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Bookmonger: Feminism, shyster candidates, threat of war

Amy Stewart’s latest, ‘Miss Knopp Just Won’t Quit,’ feels consonant with current events.

Published on September 24, 2018 6:48PM

Last changed on September 24, 2018 6:59PM

The cover of Amy Stewart’s novel ‘Miss Kopp Just Won’t Quit.’

Courtesy Houghton Mifflin Harcourt

The cover of Amy Stewart’s novel ‘Miss Kopp Just Won’t Quit.’

Author Amy Stewart.

Courtesy Houghton Mifflin Harcourt

Author Amy Stewart.


A confession: When “Girl Waits with Gun” came out to enthusiastic reviews in 2014, I poked around in a chapter or two but couldn’t get excited, even though the novel had some interesting elements. It was based on the true story of a woman who, a century ago, became one of the first female deputy sheriffs in the nation. It was a tale about incipient feminism and crime. It delved into a tumultuous period of history.

How the author came to write the book was an interesting tale, too.

Amy Stewart had already produced a half-dozen popular nonfiction titles, including “Wicked Plants” (about Ma Nature’s bad-boy plants) and “Flower Confidential” (a probe into the flower industry worldwide).

But when she was doing research for what became her 2013 New York Times bestseller “The Drunken Botanist” (about plants that humans have contrived to turn into alcoholic beverages), Stewart stumbled across newspaper articles about Constance Kopp and her sisters. Before she knew it, this writer of a half-dozen successful nonfiction books about plants and gardening was launching an historical fiction series based on the Kopp sisters’ unorthodox lives.

In spite of all this, I just couldn’t get into that first book. Besides, when “Girl Waits with Gun” was published, Stewart was based in northern California. That let me off the hook — this column focuses on books and authors of the Pacific Northwest and doesn’t venture south of the Siskiyous.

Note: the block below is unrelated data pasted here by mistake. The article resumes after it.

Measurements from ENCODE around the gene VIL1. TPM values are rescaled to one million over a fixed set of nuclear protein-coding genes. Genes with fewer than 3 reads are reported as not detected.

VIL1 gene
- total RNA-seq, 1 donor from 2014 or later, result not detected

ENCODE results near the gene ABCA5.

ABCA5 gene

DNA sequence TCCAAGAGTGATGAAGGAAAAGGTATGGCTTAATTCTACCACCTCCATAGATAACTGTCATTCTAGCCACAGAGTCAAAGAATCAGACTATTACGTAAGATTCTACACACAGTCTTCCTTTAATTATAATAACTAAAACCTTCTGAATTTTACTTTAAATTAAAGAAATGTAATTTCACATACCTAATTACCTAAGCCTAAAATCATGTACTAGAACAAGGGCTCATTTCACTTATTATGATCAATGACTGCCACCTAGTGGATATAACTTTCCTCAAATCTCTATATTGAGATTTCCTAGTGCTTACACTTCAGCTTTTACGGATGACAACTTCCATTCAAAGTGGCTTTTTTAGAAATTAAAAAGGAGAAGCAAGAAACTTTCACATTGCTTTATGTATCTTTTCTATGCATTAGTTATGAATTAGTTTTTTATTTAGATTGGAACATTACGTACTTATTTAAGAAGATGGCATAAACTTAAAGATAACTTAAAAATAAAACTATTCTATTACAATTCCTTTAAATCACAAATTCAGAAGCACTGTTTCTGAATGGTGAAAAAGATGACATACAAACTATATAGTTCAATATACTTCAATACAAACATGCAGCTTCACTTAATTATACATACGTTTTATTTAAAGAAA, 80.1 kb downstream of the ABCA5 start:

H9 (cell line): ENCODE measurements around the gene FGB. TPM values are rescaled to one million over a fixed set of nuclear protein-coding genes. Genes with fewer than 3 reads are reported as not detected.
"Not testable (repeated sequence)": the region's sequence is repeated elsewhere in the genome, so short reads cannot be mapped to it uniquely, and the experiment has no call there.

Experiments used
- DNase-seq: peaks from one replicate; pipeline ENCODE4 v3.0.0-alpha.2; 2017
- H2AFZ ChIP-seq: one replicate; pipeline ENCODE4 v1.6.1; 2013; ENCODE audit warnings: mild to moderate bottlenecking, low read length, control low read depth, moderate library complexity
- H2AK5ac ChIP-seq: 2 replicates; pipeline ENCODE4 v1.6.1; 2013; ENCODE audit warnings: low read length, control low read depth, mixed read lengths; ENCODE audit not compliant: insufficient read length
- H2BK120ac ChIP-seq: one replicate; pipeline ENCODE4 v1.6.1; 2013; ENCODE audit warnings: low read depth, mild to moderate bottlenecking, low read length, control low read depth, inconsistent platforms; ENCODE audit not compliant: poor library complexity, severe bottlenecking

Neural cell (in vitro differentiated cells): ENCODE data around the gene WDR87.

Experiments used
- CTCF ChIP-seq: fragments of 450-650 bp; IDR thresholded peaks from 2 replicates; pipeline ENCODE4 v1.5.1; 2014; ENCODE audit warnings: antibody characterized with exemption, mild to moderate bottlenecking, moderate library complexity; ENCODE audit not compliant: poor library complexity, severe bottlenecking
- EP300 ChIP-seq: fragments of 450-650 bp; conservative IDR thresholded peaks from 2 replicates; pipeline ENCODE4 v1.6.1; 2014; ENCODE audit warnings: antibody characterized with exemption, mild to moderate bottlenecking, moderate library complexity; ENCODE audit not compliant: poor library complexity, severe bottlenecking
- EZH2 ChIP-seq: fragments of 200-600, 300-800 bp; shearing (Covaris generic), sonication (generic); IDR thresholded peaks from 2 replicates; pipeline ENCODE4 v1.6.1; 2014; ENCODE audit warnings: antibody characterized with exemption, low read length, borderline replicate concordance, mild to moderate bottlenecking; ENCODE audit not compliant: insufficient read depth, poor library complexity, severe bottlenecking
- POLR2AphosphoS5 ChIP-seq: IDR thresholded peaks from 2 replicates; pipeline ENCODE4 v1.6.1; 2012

But late this summer, when I learned that Stewart had moved to Portland, and that her fourth book in the Kopp Sisters series was coming out, I realized I’d better give it another try.

I’m glad I did! “Miss Kopp Just Won’t Quit” is a spunky tale that resonates remarkably with events today.

In this outing, Constance Kopp is now a deputy under the enlightened direction of Sheriff Heath in Bergen County, N.J. In addition to collaring criminals, she watches over the women in the county jail, and she’s trying out new ideas about rehabilitation.

But her position is still regarded as controversial by some, including a fellow running to replace the Sheriff in the frenzied election year of 1916.

Kopp knows that any mistake she might make will be used against both her and her boss. But when she comes across a case that involves the removal of a woman from her home and commitment in a mental institution at her husband’s behest, Kopp smells a rat.

Upon further (unauthorized) investigation, she discovers that this is not an uncommon practice men use against wives they’ve grown tired of — but in 1916, of course, women can’t hashtag their complaints via social media. Kopp has to seek justice in an entirely different manner — one that will jeopardize her career and her family.

This story is about feminism and shyster candidates and the threat of war. It is a rollicking-good read.

Now I’m thinking I should go back and take another look at the other Kopp Sisters books.

The Bookmonger is Barbara Lloyd McMichael, who writes this weekly column focusing on the books, authors and publishers of the Pacific Northwest. Contact her at bkmonger@nwlink.com.



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